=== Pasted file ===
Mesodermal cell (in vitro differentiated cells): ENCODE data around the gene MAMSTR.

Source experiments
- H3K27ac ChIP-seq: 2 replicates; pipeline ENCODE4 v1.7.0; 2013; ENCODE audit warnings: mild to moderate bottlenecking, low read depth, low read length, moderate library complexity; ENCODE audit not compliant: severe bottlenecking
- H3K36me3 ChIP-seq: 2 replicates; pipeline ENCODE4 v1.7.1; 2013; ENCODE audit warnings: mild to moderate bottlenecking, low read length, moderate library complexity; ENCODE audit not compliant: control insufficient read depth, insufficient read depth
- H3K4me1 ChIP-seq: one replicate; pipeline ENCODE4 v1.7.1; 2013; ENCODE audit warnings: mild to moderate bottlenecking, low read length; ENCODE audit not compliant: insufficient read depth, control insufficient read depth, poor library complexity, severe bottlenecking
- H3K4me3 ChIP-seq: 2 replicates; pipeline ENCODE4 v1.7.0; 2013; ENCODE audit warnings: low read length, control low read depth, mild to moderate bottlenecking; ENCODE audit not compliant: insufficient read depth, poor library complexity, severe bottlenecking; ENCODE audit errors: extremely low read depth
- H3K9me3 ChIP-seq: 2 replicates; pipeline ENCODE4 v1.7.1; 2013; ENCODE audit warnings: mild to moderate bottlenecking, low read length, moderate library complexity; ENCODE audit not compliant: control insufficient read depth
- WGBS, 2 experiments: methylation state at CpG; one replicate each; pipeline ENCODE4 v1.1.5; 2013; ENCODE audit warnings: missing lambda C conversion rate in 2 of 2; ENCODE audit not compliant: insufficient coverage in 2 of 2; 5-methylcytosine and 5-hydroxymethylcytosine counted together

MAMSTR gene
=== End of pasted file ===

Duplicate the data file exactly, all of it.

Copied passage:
Mesodermal cell (in vitro differentiated cells): ENCODE data around the gene MAMSTR.

Source experiments
- H3K27ac ChIP-seq: 2 replicates; pipeline ENCODE4 v1.7.0; 2013; ENCODE audit warnings: mild to moderate bottlenecking, low read depth, low read length, moderate library complexity; ENCODE audit not compliant: severe bottlenecking
- H3K36me3 ChIP-seq: 2 replicates; pipeline ENCODE4 v1.7.1; 2013; ENCODE audit warnings: mild to moderate bottlenecking, low read length, moderate library complexity; ENCODE audit not compliant: control insufficient read depth, insufficient read depth
- H3K4me1 ChIP-seq: one replicate; pipeline ENCODE4 v1.7.1; 2013; ENCODE audit warnings: mild to moderate bottlenecking, low read length; ENCODE audit not compliant: insufficient read depth, control insufficient read depth, poor library complexity, severe bottlenecking
- H3K4me3 ChIP-seq: 2 replicates; pipeline ENCODE4 v1.7.0; 2013; ENCODE audit warnings: low read length, control low read depth, mild to moderate bottlenecking; ENCODE audit not compliant: insufficient read depth, poor library complexity, severe bottlenecking; ENCODE audit errors: extremely low read depth
- H3K9me3 ChIP-seq: 2 replicates; pipeline ENCODE4 v1.7.1; 2013; ENCODE audit warnings: mild to moderate bottlenecking, low read length, moderate library complexity; ENCODE audit not compliant: control insufficient read depth
- WGBS, 2 experiments: methylation state at CpG; one replicate each; pipeline ENCODE4 v1.1.5; 2013; ENCODE audit warnings: missing lambda C conversion rate in 2 of 2; ENCODE audit not compliant: insufficient coverage in 2 of 2; 5-methylcytosine and 5-hydroxymethylcytosine counted together

MAMSTR gene